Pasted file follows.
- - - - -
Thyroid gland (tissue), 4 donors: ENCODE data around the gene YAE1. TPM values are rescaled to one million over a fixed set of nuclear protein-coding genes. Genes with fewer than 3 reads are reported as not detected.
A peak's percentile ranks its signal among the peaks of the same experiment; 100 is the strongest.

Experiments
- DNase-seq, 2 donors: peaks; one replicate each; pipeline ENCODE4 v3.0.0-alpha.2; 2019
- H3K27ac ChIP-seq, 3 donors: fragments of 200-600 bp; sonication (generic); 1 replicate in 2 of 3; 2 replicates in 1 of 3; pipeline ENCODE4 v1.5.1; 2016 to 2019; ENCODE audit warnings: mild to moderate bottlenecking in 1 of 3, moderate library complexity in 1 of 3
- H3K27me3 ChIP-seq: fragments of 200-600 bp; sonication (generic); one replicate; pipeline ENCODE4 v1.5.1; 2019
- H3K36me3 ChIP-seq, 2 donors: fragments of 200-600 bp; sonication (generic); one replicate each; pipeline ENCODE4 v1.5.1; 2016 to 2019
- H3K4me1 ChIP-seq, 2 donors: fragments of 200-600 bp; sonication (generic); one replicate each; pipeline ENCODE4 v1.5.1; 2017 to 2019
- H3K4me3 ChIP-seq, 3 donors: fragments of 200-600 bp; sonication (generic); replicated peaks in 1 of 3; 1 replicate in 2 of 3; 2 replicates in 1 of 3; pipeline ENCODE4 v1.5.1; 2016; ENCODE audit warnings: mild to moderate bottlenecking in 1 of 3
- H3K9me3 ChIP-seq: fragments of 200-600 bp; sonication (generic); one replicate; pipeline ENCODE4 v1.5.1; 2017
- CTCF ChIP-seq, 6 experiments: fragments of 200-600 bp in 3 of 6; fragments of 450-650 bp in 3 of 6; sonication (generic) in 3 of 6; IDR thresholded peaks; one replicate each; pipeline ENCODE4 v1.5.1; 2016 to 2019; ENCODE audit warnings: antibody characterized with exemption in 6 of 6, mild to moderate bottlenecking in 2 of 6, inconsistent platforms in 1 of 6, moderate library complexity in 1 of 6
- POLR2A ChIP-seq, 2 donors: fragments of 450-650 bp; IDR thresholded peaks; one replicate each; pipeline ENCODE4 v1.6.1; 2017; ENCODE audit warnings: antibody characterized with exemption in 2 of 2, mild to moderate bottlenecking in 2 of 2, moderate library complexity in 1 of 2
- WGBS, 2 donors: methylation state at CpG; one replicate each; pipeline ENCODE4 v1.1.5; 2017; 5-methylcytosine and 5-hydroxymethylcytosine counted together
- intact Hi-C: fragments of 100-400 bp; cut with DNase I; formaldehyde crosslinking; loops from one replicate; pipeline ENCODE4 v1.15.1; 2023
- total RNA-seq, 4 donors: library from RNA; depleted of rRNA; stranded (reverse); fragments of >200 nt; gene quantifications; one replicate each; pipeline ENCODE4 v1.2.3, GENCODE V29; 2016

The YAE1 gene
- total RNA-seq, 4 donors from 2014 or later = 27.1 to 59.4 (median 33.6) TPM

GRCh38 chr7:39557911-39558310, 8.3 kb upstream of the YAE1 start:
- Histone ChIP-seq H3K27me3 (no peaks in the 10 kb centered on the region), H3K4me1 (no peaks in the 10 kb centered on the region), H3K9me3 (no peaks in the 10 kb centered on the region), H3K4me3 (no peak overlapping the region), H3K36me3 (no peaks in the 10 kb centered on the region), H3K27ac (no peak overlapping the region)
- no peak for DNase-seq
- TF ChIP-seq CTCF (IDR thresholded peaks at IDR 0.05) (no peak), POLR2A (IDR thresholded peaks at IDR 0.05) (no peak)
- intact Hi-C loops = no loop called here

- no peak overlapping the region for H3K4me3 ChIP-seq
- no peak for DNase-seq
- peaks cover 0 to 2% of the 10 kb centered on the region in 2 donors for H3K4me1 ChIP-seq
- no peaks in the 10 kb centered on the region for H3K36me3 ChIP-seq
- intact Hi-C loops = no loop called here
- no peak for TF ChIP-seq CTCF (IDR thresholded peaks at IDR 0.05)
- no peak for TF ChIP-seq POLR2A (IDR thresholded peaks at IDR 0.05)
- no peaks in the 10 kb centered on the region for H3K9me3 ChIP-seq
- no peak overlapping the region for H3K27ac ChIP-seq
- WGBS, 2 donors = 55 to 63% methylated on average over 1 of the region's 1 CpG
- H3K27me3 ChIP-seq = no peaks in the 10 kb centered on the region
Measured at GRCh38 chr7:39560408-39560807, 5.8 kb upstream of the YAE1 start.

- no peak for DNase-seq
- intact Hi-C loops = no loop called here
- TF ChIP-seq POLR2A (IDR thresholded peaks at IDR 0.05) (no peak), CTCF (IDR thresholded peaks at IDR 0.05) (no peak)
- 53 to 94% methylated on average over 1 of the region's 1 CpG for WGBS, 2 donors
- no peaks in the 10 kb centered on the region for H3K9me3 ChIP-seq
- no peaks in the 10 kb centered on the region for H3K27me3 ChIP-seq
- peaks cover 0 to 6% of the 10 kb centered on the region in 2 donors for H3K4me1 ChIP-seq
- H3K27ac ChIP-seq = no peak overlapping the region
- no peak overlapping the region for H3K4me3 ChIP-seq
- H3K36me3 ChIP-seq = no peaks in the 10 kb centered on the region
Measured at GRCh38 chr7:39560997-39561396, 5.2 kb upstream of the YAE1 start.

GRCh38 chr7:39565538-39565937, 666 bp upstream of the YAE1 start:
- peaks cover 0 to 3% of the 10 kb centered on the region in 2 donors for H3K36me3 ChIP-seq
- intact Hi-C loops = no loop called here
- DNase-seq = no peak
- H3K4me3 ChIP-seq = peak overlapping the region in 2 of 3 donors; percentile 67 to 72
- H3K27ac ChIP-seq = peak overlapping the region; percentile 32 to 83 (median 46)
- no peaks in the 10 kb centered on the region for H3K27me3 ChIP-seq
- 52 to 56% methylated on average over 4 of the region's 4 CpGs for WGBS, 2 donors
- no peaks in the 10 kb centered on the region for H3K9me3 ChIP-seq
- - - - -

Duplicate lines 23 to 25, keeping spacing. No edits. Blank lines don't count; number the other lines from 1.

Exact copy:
- no peak overlapping the region for H3K4me3 ChIP-seq
- no peak for DNase-seq
- peaks cover 0 to 2% of the 10 kb centered on the region in 2 donors for H3K4me1 ChIP-seq